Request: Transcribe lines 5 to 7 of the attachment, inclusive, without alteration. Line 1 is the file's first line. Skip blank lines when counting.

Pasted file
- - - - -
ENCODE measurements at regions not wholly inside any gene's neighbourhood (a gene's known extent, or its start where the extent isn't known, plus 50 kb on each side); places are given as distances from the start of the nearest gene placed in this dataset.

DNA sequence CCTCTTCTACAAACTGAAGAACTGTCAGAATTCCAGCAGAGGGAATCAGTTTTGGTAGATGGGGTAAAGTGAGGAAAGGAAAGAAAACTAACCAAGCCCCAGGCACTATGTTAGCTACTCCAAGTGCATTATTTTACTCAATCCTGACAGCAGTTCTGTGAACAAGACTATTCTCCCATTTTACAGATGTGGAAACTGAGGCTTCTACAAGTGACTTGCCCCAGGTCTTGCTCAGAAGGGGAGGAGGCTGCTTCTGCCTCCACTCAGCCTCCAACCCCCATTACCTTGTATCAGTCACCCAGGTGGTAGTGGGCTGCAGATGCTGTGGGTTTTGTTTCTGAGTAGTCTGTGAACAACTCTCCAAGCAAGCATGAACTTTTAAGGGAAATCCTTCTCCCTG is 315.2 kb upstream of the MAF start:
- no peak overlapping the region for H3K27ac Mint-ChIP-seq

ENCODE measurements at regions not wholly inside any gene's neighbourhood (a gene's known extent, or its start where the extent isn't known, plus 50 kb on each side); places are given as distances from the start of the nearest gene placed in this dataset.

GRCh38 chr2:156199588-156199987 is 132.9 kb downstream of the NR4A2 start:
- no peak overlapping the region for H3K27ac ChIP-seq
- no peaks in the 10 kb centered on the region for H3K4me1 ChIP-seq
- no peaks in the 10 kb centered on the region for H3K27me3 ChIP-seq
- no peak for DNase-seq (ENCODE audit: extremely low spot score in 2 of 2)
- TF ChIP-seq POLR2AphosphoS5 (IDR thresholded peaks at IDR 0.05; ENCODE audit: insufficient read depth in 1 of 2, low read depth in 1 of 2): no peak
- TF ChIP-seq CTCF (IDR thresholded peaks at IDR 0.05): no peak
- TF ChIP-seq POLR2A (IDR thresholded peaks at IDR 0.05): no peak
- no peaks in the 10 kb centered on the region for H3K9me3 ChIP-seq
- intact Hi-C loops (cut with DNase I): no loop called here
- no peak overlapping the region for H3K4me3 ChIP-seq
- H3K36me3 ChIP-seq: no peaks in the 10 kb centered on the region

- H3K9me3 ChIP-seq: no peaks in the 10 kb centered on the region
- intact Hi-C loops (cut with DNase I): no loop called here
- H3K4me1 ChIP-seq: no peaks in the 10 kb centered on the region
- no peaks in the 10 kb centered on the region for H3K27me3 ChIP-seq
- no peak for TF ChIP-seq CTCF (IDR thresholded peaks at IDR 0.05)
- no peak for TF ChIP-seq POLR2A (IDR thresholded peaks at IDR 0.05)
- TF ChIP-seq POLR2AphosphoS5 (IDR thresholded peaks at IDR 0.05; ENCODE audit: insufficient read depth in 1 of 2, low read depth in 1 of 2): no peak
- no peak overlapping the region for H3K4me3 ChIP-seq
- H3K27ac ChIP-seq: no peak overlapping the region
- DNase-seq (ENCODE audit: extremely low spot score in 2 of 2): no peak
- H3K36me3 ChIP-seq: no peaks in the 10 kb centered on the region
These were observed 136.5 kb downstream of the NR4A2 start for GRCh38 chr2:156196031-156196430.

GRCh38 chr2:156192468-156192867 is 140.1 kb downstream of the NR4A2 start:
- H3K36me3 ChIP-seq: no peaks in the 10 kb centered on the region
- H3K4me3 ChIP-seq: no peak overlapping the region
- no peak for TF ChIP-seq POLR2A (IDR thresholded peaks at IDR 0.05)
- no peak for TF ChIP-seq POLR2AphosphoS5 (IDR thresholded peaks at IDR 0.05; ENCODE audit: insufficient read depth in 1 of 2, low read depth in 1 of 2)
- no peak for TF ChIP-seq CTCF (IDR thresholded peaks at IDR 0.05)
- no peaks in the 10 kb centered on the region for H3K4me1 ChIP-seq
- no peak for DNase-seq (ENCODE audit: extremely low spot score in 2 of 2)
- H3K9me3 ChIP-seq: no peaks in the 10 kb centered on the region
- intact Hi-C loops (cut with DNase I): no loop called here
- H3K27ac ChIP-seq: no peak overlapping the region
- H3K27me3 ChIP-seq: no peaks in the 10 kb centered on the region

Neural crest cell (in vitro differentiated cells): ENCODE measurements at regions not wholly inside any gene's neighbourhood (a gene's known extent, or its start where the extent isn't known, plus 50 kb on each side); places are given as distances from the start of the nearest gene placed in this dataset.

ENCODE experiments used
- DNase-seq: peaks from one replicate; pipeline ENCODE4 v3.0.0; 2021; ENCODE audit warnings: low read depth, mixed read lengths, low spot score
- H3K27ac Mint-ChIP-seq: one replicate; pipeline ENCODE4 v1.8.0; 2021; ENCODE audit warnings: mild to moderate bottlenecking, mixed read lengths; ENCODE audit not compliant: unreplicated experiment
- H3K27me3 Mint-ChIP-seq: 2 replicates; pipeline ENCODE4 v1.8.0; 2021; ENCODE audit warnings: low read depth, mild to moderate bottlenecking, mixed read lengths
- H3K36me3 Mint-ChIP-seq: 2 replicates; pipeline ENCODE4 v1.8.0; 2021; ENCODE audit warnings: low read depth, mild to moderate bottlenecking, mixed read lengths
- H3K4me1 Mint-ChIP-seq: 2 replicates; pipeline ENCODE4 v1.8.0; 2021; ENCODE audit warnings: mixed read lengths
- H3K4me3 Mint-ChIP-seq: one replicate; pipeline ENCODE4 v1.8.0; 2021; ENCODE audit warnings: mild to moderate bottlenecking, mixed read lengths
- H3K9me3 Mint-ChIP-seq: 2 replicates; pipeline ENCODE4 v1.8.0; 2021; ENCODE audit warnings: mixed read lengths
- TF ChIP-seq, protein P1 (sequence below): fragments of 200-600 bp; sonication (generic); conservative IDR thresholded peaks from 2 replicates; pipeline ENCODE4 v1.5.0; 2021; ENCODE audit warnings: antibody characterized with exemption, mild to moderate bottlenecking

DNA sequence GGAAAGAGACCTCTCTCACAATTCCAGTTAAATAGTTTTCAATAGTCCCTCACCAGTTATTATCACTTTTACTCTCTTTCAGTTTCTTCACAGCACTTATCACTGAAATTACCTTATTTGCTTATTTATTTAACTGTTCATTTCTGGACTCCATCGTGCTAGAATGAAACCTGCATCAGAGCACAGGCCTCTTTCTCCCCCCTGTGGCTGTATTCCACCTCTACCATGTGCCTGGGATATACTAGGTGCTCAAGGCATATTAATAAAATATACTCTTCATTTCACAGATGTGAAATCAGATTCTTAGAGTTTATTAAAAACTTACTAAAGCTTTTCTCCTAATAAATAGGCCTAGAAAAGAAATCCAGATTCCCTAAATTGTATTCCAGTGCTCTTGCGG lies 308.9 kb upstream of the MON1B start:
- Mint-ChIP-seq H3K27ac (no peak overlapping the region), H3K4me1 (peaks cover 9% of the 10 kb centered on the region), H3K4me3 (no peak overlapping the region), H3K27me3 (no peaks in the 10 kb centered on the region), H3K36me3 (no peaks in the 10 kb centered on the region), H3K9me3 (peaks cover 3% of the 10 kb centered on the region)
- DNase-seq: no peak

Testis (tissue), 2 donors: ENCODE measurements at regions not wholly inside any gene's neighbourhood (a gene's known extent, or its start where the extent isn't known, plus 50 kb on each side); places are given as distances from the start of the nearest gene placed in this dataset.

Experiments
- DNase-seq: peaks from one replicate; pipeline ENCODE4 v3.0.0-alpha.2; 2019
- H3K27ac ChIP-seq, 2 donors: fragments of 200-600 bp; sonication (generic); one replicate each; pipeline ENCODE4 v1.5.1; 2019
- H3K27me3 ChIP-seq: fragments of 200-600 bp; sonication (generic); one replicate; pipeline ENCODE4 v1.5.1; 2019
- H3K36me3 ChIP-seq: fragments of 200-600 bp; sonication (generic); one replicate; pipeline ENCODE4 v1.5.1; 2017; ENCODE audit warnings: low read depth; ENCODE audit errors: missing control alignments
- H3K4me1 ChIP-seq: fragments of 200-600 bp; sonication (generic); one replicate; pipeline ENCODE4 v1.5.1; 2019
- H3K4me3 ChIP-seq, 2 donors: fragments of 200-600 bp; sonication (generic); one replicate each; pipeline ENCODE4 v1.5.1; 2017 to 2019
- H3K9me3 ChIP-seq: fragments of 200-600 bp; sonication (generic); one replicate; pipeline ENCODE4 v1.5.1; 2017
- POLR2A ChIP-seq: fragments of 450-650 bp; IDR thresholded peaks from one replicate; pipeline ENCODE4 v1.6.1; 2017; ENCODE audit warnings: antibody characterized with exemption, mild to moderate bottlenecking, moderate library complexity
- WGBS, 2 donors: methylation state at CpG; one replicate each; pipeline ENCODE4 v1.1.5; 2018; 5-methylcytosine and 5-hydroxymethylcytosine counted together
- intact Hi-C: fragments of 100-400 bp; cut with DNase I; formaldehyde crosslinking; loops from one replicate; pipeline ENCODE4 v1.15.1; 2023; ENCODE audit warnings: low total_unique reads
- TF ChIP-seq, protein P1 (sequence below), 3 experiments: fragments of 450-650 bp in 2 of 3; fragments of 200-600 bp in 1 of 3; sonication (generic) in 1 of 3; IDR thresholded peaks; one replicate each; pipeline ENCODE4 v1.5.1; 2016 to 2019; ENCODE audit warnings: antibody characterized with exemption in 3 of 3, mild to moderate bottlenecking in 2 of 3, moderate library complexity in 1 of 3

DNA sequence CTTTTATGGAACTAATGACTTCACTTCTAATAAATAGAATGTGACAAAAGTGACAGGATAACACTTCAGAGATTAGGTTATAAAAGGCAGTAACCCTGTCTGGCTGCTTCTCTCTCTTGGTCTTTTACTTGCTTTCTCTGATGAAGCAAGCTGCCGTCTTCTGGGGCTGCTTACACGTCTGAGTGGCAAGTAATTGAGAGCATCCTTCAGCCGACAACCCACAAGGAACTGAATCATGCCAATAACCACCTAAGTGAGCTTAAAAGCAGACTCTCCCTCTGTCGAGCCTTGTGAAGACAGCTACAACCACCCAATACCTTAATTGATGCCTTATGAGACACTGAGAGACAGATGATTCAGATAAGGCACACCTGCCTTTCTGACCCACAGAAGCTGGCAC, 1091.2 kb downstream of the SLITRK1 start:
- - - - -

GRCh38 chr2:156199588-156199987 is 132.9 kb downstream of the NR4A2 start:
- no peak overlapping the region for H3K27ac ChIP-seq
- no peaks in the 10 kb centered on the region for H3K4me1 ChIP-seq